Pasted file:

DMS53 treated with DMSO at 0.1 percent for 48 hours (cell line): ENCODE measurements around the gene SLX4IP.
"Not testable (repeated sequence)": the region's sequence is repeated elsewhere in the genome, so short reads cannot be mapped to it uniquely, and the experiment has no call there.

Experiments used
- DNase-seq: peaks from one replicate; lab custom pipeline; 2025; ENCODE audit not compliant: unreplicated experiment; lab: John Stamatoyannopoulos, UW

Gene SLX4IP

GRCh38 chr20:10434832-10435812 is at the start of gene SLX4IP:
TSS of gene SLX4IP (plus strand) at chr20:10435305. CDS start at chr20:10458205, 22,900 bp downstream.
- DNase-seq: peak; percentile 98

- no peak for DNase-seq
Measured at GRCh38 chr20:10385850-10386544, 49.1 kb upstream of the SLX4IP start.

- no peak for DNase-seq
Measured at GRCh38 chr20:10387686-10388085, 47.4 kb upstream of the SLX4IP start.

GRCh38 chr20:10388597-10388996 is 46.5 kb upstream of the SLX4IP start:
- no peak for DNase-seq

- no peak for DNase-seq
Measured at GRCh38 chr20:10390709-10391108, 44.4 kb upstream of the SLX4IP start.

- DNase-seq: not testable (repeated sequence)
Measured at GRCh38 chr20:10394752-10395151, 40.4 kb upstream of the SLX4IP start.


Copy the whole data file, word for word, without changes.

DMS53 treated with DMSO at 0.1 percent for 48 hours (cell line): ENCODE measurements around the gene SLX4IP.
"Not testable (repeated sequence)": the region's sequence is repeated elsewhere in the genome, so short reads cannot be mapped to it uniquely, and the experiment has no call there.

Experiments used
- DNase-seq: peaks from one replicate; lab custom pipeline; 2025; ENCODE audit not compliant: unreplicated experiment; lab: John Stamatoyannopoulos, UW

Gene SLX4IP

GRCh38 chr20:10434832-10435812 is at the start of gene SLX4IP:
TSS of gene SLX4IP (plus strand) at chr20:10435305. CDS start at chr20:10458205, 22,900 bp downstream.
- DNase-seq: peak; percentile 98

- no peak for DNase-seq
Measured at GRCh38 chr20:10385850-10386544, 49.1 kb upstream of the SLX4IP start.

- no peak for DNase-seq
Measured at GRCh38 chr20:10387686-10388085, 47.4 kb upstream of the SLX4IP start.

GRCh38 chr20:10388597-10388996 is 46.5 kb upstream of the SLX4IP start:
- no peak for DNase-seq

- no peak for DNase-seq
Measured at GRCh38 chr20:10390709-10391108, 44.4 kb upstream of the SLX4IP start.

- DNase-seq: not testable (repeated sequence)
Measured at GRCh38 chr20:10394752-10395151, 40.4 kb upstream of the SLX4IP start.